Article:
What, then, is the property of "those silent multitudes who toil and struggle so hard for existence and who are in truth the artisans of our greatness?” Is not your capitalist society stripping them more and more every day of the means of labor and of individually owned dwellings, and leaving to them in individual ownership only the things indispensable to the bare support of life? It is the capitalist regime which, by increasing immeasurably the property of the few, contracts the limits within which the personal acquirement of property by the many is possible. It is the socialist regime which will increase this possibility of the personal acquirement of property, by assuring to each the share earned by his labor. It is only under the regime of socialism that individual property will be a reality for all, as this regime alone will suppress—though suppressing nothing else—the possibility of using this property to exploit the labor of others.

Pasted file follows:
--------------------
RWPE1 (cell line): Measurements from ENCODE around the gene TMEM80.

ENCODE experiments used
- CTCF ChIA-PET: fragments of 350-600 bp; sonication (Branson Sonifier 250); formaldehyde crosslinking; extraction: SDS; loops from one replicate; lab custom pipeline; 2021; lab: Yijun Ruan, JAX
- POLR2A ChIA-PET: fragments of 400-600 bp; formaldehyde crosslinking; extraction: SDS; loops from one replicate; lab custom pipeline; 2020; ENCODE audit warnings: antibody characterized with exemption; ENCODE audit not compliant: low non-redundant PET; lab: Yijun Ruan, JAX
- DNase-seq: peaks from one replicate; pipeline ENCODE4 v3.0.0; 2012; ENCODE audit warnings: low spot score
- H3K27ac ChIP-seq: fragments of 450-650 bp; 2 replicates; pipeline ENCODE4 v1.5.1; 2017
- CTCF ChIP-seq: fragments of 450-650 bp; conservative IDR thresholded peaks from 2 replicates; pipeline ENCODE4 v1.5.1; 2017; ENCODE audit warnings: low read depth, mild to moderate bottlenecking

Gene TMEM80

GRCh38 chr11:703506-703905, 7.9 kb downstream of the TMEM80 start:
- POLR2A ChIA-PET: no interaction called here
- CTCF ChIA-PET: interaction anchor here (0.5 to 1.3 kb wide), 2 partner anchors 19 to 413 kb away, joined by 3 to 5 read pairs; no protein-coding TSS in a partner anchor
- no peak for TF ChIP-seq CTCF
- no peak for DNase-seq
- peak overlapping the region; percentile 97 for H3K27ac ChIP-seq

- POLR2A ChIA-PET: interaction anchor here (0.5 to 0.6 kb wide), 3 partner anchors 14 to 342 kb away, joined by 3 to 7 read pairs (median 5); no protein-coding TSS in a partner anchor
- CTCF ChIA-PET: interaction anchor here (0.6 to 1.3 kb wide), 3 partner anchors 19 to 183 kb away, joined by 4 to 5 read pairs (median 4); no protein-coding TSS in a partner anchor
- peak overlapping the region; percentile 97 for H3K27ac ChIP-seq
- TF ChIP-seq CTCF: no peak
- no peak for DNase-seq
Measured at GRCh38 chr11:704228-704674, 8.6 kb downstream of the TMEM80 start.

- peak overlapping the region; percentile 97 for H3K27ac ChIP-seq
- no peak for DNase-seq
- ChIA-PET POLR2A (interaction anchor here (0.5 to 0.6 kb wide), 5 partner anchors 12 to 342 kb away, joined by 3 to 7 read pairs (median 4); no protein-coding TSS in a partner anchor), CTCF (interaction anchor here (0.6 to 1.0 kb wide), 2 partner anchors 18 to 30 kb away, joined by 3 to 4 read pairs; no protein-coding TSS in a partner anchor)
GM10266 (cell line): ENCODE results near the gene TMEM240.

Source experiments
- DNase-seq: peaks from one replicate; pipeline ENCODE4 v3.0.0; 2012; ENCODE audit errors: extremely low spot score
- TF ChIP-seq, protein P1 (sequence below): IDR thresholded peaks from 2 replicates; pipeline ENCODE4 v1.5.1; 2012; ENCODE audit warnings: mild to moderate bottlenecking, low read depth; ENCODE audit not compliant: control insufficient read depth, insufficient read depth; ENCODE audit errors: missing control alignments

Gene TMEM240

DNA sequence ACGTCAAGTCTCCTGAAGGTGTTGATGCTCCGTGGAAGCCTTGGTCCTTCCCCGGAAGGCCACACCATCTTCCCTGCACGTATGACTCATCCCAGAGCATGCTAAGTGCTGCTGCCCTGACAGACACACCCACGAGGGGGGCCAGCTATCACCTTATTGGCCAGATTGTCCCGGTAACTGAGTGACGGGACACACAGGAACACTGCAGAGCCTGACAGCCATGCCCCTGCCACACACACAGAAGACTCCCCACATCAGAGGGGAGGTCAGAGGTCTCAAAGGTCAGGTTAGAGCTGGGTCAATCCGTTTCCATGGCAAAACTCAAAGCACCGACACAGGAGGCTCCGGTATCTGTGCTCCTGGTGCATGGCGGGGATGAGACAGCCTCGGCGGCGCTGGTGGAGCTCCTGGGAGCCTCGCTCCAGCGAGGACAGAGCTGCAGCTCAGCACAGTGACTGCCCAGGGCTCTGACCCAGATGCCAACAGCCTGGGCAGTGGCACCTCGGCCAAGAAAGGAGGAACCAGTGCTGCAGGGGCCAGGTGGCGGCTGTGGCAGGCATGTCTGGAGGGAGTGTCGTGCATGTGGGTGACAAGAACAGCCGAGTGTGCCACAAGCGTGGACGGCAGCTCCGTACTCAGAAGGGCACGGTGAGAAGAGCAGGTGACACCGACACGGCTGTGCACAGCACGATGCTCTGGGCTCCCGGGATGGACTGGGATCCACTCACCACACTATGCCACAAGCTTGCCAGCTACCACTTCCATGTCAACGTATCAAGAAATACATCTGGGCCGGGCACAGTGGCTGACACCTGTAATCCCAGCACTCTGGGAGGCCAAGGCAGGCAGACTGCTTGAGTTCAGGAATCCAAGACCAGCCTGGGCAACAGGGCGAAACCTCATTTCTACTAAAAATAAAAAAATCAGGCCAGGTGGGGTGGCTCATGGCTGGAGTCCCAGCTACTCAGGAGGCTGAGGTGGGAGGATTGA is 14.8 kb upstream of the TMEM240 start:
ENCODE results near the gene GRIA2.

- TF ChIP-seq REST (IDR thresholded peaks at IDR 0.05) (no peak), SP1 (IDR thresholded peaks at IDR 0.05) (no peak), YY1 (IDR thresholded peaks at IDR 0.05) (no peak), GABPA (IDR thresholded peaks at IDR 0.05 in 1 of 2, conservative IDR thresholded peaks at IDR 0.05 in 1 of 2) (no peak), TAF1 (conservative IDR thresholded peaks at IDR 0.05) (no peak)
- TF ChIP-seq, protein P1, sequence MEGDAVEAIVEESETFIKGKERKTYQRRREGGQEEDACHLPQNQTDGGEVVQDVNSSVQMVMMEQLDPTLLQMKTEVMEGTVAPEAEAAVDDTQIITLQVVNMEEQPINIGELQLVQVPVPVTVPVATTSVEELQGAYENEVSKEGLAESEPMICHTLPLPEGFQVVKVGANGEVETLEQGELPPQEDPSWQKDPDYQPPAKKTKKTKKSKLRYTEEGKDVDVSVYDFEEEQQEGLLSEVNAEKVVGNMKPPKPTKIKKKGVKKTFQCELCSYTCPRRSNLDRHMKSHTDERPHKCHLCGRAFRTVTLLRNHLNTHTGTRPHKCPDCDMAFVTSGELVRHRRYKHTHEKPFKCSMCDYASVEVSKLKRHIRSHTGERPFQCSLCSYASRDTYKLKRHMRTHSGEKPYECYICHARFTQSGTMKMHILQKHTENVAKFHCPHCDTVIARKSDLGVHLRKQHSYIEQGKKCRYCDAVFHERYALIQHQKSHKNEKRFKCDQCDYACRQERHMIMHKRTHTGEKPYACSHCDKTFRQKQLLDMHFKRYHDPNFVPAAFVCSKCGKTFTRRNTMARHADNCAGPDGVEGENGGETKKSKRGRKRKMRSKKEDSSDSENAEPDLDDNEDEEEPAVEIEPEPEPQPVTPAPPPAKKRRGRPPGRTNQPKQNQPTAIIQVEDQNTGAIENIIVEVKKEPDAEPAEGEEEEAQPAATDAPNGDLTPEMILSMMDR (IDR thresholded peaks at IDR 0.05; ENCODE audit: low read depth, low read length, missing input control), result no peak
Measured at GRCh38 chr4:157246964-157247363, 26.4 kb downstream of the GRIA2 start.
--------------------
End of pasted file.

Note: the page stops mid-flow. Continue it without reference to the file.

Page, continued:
It appears that from the moment when it will no longer be possible to exploit the individual, there will no longer be any individuality. At least it so appears to the capitalists who deem that which does not yield them a profit to be non-existent. To the socialists, on the other hand, the existence of individuality appears dependent upon its freedom. Now, as it is, as we have just seen, only in the socialist period that all individuals will be able to have the means necessary to true freedom, it follows that the triumph of socialism will be the triumph of the individual, the blossoming of personality. In the socialist period, indeed, all those who shall wish to work will be able to do so, by choosing freely their favorite kind of socially useful labor, and all will be able to consume the social products proportionally to the labor they have furnished. Will it not, therefore, be to the interest of all to work, and to try to make the work as little toilsome and as productive as possible? Is there not here, apart from the joy of serving one's fellows, the most powerful motive for emulation both as regards the quantity of labor individually performed and in the invention or discovery of improved processes tending to procure for each and all the maximum of benefits in return for the minimum of exertion?